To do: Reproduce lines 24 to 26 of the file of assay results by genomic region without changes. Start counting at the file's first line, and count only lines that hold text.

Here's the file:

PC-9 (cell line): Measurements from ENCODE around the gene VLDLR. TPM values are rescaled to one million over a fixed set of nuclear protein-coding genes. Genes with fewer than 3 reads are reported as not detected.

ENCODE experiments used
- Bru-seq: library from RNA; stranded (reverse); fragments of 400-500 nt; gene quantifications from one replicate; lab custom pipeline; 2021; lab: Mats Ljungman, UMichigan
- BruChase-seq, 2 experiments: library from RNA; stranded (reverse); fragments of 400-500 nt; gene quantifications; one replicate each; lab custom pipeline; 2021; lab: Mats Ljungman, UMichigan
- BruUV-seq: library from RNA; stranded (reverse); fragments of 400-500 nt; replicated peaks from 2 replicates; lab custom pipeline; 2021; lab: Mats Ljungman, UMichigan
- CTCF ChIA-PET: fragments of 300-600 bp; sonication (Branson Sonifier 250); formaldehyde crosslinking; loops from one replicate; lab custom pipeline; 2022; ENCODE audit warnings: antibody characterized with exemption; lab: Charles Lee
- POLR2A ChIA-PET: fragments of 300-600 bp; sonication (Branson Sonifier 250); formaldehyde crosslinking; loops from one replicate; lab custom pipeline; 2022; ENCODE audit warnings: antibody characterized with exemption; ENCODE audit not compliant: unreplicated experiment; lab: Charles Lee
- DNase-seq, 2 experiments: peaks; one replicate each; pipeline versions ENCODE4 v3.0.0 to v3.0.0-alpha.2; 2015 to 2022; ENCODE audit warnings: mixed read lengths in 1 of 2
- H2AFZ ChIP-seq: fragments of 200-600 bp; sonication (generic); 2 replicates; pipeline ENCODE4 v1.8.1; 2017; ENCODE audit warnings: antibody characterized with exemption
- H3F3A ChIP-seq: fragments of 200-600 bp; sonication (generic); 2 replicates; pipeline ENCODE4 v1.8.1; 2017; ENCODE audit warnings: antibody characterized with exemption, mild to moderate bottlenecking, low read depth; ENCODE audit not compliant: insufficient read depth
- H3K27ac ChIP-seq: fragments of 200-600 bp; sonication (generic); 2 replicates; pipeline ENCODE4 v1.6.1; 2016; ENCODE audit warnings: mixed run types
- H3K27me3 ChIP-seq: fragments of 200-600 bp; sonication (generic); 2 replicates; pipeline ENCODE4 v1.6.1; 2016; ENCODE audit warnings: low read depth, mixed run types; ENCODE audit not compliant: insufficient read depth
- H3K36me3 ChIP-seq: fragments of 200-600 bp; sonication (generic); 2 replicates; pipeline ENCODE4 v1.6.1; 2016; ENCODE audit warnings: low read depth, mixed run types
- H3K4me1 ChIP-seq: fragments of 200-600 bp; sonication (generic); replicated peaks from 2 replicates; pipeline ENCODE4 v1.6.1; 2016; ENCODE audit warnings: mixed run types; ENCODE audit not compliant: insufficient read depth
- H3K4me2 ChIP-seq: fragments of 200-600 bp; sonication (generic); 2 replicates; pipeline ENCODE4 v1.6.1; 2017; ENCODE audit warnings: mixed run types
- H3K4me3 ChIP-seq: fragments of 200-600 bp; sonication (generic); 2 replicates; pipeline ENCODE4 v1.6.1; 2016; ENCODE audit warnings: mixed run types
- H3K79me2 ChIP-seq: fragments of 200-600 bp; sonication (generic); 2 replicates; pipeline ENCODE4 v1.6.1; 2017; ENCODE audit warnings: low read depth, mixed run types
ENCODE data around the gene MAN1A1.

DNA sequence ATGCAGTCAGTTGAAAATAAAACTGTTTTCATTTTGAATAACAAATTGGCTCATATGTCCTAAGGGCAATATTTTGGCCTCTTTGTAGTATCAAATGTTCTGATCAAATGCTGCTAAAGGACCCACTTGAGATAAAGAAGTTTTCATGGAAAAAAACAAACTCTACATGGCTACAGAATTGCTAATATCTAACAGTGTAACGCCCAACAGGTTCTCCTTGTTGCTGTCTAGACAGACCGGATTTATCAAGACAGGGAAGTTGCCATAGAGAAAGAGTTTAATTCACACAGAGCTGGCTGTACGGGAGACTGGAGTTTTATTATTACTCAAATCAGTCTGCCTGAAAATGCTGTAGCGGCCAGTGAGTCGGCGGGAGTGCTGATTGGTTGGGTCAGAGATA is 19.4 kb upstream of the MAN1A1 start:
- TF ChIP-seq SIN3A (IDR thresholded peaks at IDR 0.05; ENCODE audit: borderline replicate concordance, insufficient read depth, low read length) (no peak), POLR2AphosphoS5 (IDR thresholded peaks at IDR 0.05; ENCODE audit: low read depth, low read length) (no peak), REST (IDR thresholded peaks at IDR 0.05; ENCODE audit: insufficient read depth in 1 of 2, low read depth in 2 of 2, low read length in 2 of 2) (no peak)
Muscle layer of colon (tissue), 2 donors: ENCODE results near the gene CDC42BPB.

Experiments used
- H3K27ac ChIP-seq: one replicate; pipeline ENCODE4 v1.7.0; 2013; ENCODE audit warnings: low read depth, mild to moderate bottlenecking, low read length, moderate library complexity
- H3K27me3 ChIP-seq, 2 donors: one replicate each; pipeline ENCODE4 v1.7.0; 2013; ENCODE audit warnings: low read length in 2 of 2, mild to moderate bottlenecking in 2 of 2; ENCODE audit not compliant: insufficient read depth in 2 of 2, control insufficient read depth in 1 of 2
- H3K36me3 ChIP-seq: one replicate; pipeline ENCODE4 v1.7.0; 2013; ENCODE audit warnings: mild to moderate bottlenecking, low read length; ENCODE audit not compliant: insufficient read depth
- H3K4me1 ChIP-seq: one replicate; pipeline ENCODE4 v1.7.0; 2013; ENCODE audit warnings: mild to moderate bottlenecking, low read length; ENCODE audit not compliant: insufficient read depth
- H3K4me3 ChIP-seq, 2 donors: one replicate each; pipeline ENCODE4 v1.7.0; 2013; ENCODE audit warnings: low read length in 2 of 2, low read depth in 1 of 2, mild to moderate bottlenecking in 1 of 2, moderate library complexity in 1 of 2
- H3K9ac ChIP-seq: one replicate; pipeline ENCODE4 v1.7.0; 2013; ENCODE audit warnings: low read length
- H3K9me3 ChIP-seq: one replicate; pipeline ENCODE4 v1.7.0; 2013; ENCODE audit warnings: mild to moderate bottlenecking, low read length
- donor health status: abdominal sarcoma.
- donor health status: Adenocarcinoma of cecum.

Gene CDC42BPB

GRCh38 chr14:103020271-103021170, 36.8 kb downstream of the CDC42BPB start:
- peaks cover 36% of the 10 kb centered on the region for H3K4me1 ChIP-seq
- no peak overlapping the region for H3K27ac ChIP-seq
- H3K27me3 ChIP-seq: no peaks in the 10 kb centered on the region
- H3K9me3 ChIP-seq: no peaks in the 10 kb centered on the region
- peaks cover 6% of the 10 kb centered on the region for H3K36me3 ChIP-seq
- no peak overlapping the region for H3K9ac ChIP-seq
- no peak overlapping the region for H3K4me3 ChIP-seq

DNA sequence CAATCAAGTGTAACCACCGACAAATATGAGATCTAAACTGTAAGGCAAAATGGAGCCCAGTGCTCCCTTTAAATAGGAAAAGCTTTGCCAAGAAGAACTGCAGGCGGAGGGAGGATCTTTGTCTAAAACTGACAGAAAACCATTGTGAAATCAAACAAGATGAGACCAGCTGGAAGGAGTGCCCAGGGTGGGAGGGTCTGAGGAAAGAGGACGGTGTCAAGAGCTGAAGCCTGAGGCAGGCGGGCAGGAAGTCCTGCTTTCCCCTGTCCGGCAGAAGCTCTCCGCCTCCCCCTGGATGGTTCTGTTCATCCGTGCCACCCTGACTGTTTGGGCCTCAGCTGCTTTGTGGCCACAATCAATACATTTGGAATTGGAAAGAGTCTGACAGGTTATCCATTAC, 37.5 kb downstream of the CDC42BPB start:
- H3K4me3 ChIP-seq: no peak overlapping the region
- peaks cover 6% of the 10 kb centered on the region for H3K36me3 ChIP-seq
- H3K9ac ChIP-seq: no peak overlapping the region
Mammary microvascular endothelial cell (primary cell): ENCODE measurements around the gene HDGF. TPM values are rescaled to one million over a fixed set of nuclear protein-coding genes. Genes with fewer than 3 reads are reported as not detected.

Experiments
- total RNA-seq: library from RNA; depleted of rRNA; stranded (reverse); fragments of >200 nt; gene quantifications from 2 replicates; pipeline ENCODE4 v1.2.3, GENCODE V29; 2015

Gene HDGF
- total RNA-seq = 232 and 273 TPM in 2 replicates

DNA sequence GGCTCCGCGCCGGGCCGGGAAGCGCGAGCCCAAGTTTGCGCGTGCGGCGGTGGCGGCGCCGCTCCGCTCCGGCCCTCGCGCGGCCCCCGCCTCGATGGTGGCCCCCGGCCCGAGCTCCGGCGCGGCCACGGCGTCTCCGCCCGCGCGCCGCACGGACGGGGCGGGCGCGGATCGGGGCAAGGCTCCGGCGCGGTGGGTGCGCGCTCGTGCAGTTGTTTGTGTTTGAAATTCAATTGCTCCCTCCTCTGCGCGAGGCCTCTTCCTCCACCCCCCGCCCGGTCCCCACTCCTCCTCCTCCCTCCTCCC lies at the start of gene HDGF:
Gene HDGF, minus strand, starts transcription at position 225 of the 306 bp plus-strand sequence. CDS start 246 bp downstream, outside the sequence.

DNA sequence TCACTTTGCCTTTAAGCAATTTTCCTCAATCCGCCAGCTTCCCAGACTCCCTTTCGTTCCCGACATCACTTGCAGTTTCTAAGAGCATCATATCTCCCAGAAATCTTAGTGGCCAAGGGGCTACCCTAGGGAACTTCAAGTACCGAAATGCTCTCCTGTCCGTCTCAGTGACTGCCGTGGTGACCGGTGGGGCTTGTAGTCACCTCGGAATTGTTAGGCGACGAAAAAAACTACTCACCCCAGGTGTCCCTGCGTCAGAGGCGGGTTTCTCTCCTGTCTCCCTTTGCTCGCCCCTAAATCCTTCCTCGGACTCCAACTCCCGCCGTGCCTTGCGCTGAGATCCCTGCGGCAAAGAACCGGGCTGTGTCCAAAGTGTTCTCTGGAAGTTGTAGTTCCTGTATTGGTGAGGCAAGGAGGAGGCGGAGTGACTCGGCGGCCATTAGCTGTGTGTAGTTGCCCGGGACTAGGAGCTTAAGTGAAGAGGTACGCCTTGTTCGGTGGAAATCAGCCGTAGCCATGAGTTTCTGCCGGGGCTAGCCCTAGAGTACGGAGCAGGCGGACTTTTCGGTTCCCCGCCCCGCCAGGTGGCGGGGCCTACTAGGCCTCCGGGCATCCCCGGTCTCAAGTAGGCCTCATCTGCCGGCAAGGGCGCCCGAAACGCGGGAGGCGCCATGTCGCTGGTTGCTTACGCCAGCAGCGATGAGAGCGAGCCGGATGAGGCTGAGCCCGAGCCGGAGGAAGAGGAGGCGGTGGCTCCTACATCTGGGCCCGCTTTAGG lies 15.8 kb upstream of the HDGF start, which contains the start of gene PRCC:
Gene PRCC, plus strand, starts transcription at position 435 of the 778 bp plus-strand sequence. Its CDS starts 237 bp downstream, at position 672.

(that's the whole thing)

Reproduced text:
- H3K27me3 ChIP-seq, 2 donors: one replicate each; pipeline ENCODE4 v1.7.0; 2013; ENCODE audit warnings: low read length in 2 of 2, mild to moderate bottlenecking in 2 of 2; ENCODE audit not compliant: insufficient read depth in 2 of 2, control insufficient read depth in 1 of 2
- H3K36me3 ChIP-seq: one replicate; pipeline ENCODE4 v1.7.0; 2013; ENCODE audit warnings: mild to moderate bottlenecking, low read length; ENCODE audit not compliant: insufficient read depth
- H3K4me1 ChIP-seq: one replicate; pipeline ENCODE4 v1.7.0; 2013; ENCODE audit warnings: mild to moderate bottlenecking, low read length; ENCODE audit not compliant: insufficient read depth